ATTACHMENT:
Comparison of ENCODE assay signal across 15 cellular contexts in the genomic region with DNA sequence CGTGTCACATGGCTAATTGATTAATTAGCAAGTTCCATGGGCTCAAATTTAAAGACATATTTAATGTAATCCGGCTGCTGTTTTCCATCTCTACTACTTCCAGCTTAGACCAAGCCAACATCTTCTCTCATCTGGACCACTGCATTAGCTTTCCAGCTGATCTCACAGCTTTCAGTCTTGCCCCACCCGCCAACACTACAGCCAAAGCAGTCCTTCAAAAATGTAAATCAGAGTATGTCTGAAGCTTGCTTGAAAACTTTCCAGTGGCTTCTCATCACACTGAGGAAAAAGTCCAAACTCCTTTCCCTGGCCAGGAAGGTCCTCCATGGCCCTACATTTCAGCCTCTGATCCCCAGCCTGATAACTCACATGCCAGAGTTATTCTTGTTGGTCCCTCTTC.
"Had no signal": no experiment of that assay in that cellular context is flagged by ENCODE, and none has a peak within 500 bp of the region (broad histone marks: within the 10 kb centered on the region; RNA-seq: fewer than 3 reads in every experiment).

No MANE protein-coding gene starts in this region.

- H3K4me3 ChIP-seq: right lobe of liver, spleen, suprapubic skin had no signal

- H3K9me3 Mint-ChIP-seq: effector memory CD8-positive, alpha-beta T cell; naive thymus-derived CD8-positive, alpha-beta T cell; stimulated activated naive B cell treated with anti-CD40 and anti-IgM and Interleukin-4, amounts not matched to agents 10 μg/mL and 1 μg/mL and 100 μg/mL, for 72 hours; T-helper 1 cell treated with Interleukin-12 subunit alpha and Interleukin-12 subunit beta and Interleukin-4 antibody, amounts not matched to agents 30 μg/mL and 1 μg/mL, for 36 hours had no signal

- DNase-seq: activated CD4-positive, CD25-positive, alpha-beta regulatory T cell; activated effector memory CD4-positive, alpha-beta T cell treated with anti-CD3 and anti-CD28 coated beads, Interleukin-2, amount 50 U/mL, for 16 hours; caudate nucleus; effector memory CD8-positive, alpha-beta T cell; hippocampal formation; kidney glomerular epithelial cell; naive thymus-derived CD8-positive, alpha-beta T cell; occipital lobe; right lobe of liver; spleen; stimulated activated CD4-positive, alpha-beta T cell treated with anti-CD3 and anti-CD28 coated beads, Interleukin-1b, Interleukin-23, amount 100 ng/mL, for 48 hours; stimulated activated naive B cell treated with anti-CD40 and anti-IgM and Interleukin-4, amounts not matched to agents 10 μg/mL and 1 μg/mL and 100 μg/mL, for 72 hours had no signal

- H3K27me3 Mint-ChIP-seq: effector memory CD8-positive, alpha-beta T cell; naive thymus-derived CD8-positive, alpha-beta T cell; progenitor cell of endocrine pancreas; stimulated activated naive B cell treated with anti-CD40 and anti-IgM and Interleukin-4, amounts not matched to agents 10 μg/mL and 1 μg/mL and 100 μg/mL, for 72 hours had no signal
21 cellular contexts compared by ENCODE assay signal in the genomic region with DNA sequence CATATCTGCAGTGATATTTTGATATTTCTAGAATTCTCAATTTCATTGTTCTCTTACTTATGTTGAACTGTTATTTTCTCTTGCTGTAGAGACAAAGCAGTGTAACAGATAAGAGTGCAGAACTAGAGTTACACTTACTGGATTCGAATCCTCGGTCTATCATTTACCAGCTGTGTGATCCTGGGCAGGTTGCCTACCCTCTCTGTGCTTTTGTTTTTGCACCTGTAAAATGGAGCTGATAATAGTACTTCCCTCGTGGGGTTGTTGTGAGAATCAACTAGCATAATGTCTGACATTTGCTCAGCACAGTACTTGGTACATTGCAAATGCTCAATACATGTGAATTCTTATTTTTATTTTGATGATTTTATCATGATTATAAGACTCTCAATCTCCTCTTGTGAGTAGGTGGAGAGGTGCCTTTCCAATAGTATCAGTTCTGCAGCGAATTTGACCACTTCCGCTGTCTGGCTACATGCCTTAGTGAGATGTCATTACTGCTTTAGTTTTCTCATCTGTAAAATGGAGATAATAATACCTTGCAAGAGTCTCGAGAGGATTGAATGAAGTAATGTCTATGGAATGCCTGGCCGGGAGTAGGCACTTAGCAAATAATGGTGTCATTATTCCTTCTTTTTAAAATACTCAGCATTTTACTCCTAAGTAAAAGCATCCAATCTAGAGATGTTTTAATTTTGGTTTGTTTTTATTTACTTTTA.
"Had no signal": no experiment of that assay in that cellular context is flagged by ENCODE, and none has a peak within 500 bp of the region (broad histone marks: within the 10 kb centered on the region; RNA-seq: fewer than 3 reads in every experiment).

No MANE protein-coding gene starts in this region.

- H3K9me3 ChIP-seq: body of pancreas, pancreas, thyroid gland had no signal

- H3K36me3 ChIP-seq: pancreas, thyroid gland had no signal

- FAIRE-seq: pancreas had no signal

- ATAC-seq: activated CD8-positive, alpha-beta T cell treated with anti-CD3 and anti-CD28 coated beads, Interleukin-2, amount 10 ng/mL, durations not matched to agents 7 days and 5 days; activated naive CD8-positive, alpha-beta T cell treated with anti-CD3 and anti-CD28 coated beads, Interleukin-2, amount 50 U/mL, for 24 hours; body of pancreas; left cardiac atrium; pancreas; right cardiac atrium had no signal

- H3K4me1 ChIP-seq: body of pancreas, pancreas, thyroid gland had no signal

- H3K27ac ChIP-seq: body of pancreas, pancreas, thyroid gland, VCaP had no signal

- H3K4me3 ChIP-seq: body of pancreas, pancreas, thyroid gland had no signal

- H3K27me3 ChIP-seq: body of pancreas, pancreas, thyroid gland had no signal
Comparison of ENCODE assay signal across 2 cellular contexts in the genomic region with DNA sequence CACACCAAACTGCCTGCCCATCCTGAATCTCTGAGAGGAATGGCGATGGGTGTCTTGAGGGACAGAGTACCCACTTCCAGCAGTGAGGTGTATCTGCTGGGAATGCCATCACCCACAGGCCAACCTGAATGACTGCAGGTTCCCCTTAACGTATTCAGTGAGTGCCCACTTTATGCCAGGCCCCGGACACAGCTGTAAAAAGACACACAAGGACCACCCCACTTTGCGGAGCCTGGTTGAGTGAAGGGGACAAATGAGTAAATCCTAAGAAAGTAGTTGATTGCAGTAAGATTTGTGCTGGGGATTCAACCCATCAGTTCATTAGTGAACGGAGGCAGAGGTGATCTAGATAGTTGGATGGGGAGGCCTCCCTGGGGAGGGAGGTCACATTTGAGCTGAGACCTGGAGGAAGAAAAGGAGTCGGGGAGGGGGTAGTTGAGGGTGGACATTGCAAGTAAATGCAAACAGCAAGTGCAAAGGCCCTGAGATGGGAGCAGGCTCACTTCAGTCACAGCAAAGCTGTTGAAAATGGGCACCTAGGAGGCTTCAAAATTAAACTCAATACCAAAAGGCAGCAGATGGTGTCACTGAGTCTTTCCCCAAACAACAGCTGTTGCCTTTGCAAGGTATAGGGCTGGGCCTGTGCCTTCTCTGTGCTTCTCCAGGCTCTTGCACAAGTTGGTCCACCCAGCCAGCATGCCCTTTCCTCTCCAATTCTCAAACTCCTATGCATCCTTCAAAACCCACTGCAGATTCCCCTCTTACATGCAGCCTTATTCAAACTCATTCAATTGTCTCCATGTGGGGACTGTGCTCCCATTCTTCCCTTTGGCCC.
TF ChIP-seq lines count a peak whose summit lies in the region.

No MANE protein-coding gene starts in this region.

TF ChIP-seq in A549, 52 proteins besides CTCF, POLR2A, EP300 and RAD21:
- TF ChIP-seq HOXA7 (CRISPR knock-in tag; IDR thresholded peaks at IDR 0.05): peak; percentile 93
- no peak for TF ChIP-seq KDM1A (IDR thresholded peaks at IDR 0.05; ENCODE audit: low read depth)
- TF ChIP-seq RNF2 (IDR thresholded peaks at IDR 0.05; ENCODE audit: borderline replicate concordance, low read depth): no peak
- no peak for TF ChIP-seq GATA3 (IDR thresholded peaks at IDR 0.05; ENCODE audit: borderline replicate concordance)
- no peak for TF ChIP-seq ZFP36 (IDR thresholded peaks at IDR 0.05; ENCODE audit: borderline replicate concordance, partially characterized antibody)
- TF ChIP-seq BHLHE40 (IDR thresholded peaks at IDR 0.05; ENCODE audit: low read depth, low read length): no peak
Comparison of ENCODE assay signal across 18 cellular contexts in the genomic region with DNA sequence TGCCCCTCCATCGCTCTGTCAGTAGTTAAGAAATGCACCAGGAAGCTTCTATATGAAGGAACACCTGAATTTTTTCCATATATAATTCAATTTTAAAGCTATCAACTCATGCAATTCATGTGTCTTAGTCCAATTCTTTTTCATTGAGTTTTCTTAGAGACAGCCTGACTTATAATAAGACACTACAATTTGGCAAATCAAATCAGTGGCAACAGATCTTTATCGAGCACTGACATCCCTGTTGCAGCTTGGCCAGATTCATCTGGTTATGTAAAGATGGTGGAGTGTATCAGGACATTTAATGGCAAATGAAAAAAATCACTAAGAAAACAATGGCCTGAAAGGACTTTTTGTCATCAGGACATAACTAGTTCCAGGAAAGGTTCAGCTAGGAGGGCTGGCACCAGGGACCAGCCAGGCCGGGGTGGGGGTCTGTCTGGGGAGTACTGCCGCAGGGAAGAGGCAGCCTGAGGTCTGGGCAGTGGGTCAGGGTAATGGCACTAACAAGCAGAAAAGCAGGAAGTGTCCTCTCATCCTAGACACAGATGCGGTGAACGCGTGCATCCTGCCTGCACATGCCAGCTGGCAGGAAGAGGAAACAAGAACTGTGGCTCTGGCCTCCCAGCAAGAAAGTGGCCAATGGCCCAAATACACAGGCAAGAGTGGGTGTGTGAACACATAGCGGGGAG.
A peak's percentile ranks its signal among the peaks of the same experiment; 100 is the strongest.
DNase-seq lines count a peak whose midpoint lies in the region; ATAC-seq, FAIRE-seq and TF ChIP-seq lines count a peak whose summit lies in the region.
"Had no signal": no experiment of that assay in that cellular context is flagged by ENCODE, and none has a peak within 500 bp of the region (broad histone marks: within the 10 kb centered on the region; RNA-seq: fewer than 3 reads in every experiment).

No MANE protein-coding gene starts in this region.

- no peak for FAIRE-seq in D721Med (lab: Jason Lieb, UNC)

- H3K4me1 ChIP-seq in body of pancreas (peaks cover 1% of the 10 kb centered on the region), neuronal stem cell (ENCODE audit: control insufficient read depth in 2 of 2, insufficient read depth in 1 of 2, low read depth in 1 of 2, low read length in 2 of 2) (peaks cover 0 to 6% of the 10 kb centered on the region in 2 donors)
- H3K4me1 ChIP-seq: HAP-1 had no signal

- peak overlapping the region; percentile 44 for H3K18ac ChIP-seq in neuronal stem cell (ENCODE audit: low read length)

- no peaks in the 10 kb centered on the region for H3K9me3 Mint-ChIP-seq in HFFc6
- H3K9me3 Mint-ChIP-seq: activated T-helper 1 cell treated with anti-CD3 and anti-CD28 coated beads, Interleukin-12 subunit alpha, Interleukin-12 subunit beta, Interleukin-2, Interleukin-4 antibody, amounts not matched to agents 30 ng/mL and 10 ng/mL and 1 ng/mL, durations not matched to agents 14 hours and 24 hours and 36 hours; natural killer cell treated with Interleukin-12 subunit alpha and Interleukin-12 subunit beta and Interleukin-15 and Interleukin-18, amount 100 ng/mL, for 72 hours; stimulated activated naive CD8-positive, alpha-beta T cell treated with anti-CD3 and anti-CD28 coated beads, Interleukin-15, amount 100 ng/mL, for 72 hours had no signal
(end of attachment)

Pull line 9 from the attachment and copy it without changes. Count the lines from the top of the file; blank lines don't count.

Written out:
"Had no signal": no experiment of that assay in that cellular context is flagged by ENCODE, and none has a peak within 500 bp of the region (broad histone marks: within the 10 kb centered on the region; RNA-seq: fewer than 3 reads in every experiment).